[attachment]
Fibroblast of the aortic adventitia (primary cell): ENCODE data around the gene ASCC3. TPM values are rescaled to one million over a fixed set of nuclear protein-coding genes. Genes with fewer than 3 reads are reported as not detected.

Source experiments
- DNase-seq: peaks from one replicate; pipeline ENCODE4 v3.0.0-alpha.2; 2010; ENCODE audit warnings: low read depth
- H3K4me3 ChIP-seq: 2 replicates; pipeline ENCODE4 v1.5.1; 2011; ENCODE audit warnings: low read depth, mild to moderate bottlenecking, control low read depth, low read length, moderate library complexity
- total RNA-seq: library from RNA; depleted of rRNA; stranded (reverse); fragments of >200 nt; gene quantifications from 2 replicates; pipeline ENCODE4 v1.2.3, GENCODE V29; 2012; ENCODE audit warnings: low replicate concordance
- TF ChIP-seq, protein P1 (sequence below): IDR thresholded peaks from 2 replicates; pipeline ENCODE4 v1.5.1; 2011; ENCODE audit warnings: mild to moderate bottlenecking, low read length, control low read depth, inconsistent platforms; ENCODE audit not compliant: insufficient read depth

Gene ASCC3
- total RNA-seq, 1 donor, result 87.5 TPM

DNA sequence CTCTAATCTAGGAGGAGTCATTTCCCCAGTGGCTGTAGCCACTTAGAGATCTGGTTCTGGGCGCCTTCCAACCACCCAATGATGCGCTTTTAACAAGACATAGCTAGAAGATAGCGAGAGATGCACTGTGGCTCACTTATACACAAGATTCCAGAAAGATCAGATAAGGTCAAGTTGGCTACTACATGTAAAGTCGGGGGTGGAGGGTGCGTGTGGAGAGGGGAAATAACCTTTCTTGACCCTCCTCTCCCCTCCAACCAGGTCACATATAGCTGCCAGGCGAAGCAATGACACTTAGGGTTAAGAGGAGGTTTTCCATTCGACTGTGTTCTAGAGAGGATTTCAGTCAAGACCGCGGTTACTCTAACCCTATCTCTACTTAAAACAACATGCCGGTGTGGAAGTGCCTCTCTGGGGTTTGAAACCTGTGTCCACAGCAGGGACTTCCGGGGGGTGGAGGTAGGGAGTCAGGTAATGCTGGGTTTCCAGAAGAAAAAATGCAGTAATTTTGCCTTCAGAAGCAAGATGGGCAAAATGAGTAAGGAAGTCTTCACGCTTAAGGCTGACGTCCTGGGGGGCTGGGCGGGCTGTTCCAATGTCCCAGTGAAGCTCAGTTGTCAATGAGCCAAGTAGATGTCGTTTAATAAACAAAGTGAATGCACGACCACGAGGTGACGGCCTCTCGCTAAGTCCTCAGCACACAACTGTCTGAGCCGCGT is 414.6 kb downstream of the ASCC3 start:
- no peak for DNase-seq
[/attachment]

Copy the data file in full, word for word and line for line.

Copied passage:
Fibroblast of the aortic adventitia (primary cell): ENCODE data around the gene ASCC3. TPM values are rescaled to one million over a fixed set of nuclear protein-coding genes. Genes with fewer than 3 reads are reported as not detected.

Source experiments
- DNase-seq: peaks from one replicate; pipeline ENCODE4 v3.0.0-alpha.2; 2010; ENCODE audit warnings: low read depth
- H3K4me3 ChIP-seq: 2 replicates; pipeline ENCODE4 v1.5.1; 2011; ENCODE audit warnings: low read depth, mild to moderate bottlenecking, control low read depth, low read length, moderate library complexity
- total RNA-seq: library from RNA; depleted of rRNA; stranded (reverse); fragments of >200 nt; gene quantifications from 2 replicates; pipeline ENCODE4 v1.2.3, GENCODE V29; 2012; ENCODE audit warnings: low replicate concordance
- TF ChIP-seq, protein P1 (sequence below): IDR thresholded peaks from 2 replicates; pipeline ENCODE4 v1.5.1; 2011; ENCODE audit warnings: mild to moderate bottlenecking, low read length, control low read depth, inconsistent platforms; ENCODE audit not compliant: insufficient read depth

Gene ASCC3
- total RNA-seq, 1 donor, result 87.5 TPM

DNA sequence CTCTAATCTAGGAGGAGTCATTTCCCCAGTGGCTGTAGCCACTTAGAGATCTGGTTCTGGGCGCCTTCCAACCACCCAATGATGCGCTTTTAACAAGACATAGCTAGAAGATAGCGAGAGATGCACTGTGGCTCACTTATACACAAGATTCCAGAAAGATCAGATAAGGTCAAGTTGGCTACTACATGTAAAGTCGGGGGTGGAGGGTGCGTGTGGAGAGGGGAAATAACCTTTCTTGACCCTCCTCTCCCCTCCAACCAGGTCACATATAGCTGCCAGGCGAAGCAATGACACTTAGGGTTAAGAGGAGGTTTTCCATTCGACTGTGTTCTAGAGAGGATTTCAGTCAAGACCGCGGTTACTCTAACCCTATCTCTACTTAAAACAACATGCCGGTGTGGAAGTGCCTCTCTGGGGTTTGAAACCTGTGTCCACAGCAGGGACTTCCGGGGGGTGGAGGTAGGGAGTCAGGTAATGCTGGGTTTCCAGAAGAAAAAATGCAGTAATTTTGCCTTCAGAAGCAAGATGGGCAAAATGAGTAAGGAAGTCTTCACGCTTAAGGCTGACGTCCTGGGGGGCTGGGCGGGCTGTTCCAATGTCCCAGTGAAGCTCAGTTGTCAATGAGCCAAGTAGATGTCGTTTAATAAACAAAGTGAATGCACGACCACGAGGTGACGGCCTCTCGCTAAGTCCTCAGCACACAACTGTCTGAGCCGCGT is 414.6 kb downstream of the ASCC3 start:
- no peak for DNase-seq